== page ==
Amino-terminal arginylation as a degradation signal for selective autophagy

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Title
Amino-terminal arginylation as a degradation signal for selective autophagy
Author(s)
Hyunjoo Cha; Y T Kwon; Bo Yeon Kim
Bibliographic Citation
BMB Reports, vol. 48, no. 9, pp. 487-488
Publication Year
2015
Abstract
The ubiquitin-proteasome system and the autophagy lysosome system are the two major protein degradation machineries in eukaryotic cells. These two systems coordinate the removal of unwanted intracellular materials, but the mechanism by which they achieve this synchronization is largely unknown. The ubiquitination of substrates serves as a universal degradation signal for both systems. Our study revealed that the amino-terminal Arg, a canonical N-degron in the ubiquitin-proteasome system, also acts as a degradation signal in autophagy. We showed that many ER residents, such as BiP, contain evolutionally conserved arginylation permissive pro-N-degrons, and that certain inducers like dsDNA or proteasome inhibitors cause their translocation into the cytoplasm where they bind misfolded proteins and undergo amino-terminal arginylation by arginyl transferase 1 (ATE1). The amino-terminal Arg of BiP binds p62, which triggers p62 oligomerization and enhances p62-LC3 interaction, thereby stimulating autophagic delivery and degradation of misfolded proteins, promoting cell survival. This study reveals a novel ubiquitin-independent mechanism for the selective autophagy pathway, and provides an insight into how these two major protein degradation pathways communicate in cells to dispose the unwanted proteins.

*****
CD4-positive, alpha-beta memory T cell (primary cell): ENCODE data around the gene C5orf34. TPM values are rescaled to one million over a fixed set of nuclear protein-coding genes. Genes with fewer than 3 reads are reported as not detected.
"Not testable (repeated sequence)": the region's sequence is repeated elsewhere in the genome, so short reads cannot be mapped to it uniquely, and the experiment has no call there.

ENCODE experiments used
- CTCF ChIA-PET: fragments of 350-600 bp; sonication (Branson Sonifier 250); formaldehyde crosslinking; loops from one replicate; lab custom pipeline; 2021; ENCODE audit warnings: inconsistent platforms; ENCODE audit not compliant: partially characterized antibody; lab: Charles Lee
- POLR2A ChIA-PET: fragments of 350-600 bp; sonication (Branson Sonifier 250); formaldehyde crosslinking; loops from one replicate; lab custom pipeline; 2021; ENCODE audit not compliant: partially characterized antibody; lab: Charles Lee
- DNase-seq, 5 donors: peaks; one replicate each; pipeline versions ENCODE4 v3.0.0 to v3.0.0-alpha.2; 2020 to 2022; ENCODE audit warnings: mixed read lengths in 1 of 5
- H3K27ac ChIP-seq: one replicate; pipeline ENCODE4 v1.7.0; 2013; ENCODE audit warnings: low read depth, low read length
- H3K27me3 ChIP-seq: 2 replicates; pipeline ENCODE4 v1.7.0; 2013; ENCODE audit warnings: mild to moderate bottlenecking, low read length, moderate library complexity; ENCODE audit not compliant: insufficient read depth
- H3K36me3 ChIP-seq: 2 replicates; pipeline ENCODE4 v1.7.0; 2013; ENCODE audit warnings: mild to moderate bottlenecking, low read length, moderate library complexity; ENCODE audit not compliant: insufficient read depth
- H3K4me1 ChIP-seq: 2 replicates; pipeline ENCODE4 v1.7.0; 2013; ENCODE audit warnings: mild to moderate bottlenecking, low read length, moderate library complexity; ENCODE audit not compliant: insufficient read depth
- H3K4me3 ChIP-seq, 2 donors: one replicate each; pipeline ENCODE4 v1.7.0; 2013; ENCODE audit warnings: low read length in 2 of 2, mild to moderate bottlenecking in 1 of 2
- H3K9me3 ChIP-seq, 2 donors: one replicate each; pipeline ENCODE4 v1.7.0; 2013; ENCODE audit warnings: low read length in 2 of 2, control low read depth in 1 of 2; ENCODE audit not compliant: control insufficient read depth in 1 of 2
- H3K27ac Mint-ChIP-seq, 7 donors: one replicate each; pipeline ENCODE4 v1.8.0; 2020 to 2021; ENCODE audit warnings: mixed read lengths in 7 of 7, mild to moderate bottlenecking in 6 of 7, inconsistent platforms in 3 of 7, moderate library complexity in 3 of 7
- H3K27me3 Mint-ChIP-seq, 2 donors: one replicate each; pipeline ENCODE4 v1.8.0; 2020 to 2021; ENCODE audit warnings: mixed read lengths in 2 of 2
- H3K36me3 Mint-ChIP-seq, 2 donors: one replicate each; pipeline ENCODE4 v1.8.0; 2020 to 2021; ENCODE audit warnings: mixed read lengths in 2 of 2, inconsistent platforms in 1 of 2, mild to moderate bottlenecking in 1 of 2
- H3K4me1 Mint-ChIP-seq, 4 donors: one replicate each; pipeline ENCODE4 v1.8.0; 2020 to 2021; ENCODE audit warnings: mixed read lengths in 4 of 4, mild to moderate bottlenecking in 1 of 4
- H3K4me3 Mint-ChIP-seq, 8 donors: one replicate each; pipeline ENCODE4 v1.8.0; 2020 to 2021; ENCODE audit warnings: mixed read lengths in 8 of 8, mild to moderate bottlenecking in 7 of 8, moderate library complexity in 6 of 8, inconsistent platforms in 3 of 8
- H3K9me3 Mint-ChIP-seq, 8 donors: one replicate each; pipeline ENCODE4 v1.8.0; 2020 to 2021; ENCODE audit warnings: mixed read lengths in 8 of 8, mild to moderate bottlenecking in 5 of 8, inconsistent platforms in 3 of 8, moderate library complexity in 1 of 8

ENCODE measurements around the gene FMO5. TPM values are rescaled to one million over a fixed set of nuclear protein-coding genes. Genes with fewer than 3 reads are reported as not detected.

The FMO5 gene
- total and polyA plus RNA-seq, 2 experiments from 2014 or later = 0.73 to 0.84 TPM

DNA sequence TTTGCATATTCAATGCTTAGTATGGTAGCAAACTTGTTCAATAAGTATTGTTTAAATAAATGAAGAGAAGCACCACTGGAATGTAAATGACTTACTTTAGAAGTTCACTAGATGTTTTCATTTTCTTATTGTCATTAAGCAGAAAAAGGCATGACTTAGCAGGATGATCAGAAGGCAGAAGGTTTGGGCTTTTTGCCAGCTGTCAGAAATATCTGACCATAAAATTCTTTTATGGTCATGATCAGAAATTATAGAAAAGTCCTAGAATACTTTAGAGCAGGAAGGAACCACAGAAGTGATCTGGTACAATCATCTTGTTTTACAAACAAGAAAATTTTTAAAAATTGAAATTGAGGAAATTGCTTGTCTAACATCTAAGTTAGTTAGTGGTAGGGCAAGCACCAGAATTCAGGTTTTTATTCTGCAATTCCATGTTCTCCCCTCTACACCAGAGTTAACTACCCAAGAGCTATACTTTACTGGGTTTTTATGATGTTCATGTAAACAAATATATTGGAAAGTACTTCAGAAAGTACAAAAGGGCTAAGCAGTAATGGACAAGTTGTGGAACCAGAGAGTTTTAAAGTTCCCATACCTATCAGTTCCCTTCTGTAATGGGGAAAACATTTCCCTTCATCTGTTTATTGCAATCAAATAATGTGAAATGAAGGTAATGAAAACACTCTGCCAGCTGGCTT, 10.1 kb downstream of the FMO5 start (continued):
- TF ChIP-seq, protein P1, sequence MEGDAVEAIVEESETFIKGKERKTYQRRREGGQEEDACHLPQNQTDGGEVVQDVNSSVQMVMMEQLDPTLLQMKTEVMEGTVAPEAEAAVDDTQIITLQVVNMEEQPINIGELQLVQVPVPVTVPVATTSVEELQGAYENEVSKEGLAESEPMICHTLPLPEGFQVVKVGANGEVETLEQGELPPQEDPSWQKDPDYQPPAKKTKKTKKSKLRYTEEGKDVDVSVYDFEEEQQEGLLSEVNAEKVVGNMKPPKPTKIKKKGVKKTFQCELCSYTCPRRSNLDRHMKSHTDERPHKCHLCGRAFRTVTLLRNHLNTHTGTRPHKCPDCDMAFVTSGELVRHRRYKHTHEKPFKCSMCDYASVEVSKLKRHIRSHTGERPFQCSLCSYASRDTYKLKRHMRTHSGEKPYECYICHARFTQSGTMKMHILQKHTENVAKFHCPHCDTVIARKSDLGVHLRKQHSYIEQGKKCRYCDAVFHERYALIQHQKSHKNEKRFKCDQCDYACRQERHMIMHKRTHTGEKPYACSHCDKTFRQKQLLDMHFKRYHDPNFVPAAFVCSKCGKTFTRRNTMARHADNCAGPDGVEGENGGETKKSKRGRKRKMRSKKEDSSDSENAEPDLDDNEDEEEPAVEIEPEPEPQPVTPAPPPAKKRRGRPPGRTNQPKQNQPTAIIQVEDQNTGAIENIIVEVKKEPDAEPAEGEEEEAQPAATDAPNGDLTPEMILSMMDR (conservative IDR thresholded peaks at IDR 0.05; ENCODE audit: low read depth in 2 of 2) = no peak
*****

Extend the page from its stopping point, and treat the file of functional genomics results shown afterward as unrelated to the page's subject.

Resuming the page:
Keyword
ATE1Autophagyp62
ISSN
1225-8687
Publisher
South Korea
DOI
http://dx.doi.org/10.5483/BMBRep.2015.48.9.176
Type
Article
Appears in Collections:
Ochang Branch Institute > Anticancer Agent Research Center > 1. Journal Articles
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